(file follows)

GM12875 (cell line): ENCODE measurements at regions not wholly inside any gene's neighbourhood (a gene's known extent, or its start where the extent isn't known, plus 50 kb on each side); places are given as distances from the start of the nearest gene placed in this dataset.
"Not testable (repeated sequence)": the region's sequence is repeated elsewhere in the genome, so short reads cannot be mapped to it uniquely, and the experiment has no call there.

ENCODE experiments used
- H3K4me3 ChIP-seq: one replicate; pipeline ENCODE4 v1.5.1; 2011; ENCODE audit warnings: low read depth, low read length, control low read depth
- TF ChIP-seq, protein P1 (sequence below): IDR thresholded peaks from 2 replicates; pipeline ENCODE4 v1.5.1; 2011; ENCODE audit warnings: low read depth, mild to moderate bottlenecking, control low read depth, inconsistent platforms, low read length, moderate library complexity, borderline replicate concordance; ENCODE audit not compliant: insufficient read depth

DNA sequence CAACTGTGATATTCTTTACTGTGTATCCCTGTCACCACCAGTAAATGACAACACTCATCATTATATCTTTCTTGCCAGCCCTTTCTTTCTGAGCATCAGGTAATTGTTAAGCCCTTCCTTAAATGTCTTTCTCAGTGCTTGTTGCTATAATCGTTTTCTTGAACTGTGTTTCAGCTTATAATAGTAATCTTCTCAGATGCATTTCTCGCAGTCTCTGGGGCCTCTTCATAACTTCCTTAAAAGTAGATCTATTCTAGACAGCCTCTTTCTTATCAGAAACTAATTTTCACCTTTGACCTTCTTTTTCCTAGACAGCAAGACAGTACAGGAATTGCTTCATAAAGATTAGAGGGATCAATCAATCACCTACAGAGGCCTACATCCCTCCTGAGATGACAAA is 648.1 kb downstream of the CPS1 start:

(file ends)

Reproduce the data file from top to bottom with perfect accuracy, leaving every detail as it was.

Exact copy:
GM12875 (cell line): ENCODE measurements at regions not wholly inside any gene's neighbourhood (a gene's known extent, or its start where the extent isn't known, plus 50 kb on each side); places are given as distances from the start of the nearest gene placed in this dataset.
"Not testable (repeated sequence)": the region's sequence is repeated elsewhere in the genome, so short reads cannot be mapped to it uniquely, and the experiment has no call there.

ENCODE experiments used
- H3K4me3 ChIP-seq: one replicate; pipeline ENCODE4 v1.5.1; 2011; ENCODE audit warnings: low read depth, low read length, control low read depth
- TF ChIP-seq, protein P1 (sequence below): IDR thresholded peaks from 2 replicates; pipeline ENCODE4 v1.5.1; 2011; ENCODE audit warnings: low read depth, mild to moderate bottlenecking, control low read depth, inconsistent platforms, low read length, moderate library complexity, borderline replicate concordance; ENCODE audit not compliant: insufficient read depth

DNA sequence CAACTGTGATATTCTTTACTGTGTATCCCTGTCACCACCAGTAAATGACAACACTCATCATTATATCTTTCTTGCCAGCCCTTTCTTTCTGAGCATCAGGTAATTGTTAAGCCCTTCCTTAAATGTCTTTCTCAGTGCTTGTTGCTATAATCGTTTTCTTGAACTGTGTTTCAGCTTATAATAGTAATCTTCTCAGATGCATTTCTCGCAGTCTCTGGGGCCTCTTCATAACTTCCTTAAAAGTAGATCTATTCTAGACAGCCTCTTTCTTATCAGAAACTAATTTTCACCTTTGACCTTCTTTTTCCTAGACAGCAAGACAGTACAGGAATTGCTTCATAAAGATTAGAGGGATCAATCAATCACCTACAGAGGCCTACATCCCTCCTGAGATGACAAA is 648.1 kb downstream of the CPS1 start: